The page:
• on February 1, 2010, 4:37 GMT

    A very thought provoking article, although one element of the 'greatest cricketers of the decade' criteria seems to have been overlooked. Sehwag, although undoutably a genious with significant claims to being the greatest test cricketer of the decade, must surely suffer from his poor record in ODIs. Here more than in any other measure is Ponting's advantage - he has been the dominant batsman of the most dominant team across all forms of cricket.

  • kantiv on February 1, 2010, 4:43 GMT

    This is a really well written article. The IPL auction proves this. Ricky Ponting has been given a horrific deal compared to the rest. There is very little written on this surprisingly.

  • Amu7 on February 1, 2010, 4:47 GMT

    Just what is the problem having Ponting having the player of decade . Most successful captain in the history, Two world Cup wins, Australia reigned supreme in the decade till these frightful ratings started showing Sri Lanka was better than Australia, South Africa number 1( after failing to beat Australia in home series yet again,last time Sa won home series v Aus was in 69-70) ,Highest aggregate in both ODIs and Tests throughout the decade, If that doesnt count for being the best of the decade then surely dont think what does? The achievements dont have a comparison.And thats the plain reason he is the player of decade. Yeah you try and put Sehwag forward, but he has failed to achieve a series win in Australia or South Africa and hasnt even performed any thing like in ODI WC . For the sheer audacity and Flair does the award go? I mean before 2008 most of his 100s were in either losing or drawn efforts and that doesnt really put him in an acheivers list.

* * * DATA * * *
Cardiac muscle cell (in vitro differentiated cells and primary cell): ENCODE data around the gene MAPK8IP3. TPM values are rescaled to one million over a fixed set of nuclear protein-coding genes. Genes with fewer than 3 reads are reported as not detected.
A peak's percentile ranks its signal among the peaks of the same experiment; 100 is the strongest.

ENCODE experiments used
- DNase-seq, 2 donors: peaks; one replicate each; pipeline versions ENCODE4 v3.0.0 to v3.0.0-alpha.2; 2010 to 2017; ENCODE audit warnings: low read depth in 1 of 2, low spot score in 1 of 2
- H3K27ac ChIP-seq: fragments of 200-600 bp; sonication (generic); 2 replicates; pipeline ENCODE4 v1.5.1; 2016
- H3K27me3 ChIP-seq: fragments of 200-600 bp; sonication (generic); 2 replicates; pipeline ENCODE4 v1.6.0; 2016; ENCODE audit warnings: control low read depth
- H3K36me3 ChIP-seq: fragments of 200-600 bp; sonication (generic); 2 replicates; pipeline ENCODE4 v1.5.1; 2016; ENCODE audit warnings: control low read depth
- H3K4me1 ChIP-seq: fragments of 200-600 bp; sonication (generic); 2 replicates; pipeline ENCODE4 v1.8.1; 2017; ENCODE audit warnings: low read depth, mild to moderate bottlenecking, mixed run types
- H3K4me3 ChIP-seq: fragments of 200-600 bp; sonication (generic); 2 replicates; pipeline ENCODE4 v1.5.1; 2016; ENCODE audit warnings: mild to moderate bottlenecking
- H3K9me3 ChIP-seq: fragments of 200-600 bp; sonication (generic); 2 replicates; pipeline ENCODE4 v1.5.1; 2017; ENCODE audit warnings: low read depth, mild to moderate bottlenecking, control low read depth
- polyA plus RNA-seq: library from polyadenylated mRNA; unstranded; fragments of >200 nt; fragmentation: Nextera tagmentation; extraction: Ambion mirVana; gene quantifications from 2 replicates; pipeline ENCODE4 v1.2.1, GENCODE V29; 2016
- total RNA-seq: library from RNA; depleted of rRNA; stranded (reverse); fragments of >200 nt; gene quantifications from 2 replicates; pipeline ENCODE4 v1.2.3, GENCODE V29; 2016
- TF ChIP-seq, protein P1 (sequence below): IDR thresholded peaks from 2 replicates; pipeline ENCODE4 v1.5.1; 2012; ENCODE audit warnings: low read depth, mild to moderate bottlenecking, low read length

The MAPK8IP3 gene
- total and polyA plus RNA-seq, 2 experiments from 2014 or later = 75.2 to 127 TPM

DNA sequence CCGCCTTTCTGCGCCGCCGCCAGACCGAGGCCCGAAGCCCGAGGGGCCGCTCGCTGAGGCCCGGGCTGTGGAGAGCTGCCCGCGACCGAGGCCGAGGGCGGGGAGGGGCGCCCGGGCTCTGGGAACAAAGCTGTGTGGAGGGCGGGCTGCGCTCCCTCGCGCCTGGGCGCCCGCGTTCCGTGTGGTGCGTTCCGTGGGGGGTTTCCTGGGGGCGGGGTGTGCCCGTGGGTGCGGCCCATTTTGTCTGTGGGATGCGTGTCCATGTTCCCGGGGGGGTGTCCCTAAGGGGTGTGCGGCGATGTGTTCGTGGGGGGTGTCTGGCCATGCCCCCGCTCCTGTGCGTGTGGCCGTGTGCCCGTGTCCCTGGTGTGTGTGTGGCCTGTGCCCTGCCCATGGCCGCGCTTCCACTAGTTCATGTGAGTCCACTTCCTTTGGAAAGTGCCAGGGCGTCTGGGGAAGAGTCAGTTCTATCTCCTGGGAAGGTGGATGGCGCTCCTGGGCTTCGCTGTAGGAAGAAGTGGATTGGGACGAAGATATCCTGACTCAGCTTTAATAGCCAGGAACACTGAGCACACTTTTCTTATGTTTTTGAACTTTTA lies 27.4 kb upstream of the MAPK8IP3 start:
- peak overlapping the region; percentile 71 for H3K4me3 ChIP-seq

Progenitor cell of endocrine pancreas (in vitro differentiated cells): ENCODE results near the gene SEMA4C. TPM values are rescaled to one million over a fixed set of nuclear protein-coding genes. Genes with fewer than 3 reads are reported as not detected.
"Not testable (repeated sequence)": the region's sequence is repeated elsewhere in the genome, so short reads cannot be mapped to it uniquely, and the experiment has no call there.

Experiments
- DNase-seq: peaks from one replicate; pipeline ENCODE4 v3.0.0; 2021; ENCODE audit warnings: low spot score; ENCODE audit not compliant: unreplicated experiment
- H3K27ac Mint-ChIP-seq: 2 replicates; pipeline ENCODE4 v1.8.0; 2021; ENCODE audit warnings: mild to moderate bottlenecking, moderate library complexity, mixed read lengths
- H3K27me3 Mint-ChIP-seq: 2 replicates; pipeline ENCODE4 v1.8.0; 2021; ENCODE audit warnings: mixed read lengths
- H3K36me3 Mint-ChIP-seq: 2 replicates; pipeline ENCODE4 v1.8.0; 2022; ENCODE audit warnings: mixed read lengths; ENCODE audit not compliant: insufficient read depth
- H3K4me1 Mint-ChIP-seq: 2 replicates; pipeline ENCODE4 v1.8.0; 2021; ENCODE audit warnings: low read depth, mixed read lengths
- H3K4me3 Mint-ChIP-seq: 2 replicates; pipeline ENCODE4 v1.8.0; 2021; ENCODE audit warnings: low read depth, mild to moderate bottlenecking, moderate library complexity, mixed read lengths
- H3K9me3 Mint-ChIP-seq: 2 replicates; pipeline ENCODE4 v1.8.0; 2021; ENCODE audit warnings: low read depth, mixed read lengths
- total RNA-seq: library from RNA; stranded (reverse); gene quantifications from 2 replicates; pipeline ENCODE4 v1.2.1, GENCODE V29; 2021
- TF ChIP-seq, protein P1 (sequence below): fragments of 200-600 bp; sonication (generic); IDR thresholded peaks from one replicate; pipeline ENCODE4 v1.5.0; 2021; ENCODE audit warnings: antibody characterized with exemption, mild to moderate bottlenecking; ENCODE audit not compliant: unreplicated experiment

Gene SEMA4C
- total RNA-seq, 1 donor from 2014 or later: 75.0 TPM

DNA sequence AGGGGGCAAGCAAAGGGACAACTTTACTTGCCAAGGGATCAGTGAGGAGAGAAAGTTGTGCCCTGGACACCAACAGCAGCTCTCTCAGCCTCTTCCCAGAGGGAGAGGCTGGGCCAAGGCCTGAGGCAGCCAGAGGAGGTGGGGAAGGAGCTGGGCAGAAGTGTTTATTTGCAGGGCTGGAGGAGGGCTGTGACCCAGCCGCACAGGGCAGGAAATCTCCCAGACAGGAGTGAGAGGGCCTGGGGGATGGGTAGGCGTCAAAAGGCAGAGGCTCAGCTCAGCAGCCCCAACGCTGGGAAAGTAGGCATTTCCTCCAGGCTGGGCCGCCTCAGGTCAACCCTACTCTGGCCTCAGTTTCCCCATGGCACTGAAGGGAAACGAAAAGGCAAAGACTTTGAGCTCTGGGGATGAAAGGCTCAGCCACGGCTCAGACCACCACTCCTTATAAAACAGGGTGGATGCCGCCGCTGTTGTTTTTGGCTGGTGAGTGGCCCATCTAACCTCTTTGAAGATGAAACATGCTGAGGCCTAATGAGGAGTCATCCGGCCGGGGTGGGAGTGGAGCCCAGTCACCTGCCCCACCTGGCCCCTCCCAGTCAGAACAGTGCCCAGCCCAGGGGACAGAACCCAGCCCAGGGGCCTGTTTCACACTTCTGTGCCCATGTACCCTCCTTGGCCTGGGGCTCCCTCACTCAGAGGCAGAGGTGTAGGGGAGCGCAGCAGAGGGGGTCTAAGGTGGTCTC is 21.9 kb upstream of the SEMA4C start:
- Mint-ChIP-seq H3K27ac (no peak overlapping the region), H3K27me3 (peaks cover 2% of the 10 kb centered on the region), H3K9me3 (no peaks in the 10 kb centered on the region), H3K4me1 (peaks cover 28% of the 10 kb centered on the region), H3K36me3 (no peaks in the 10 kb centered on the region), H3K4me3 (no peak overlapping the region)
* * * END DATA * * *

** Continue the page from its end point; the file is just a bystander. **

• MiddleStump on February 1, 2010, 5:03 GMT

    This is a very myopic view of greatness. Sehwag is a ONE dimensional cricketer. When was the last time he put his head down and batted for a few hours to save a test for his country or a even match for his state? Greatness is not all about slam and bang all the time. Tendulkar is great batsman simply because of the way he can adapt to the situation depending on the state of the match or the pitch. Which is why he can be a blaster or a rock solid defender either in the one day game or a test. And please understand the difference between a great cricketer and a great batsman or bowler. Bradman was the greatest batsman, Sobers the greatest cricketer who excelled in batting, bowling, and fielding.

  • champ222212 on February 1, 2010, 5:06 GMT

    I agree that ponting has been the most dominant batsman of this decade, kallis the best all-rounder and so on so forth. But Sachin is still the closest thing to The Don, as he said himself. The fact that he carried the emotions and expectations of a billion people for such a long time is commendable. Also, frankly speaking, he is the first cricketing "megastar". You don't get such a fanfare and accolades from all over the world for nothing; but maybe because he has scored 25,000 odd runs. Not much, right! Mr. Bhattacharya?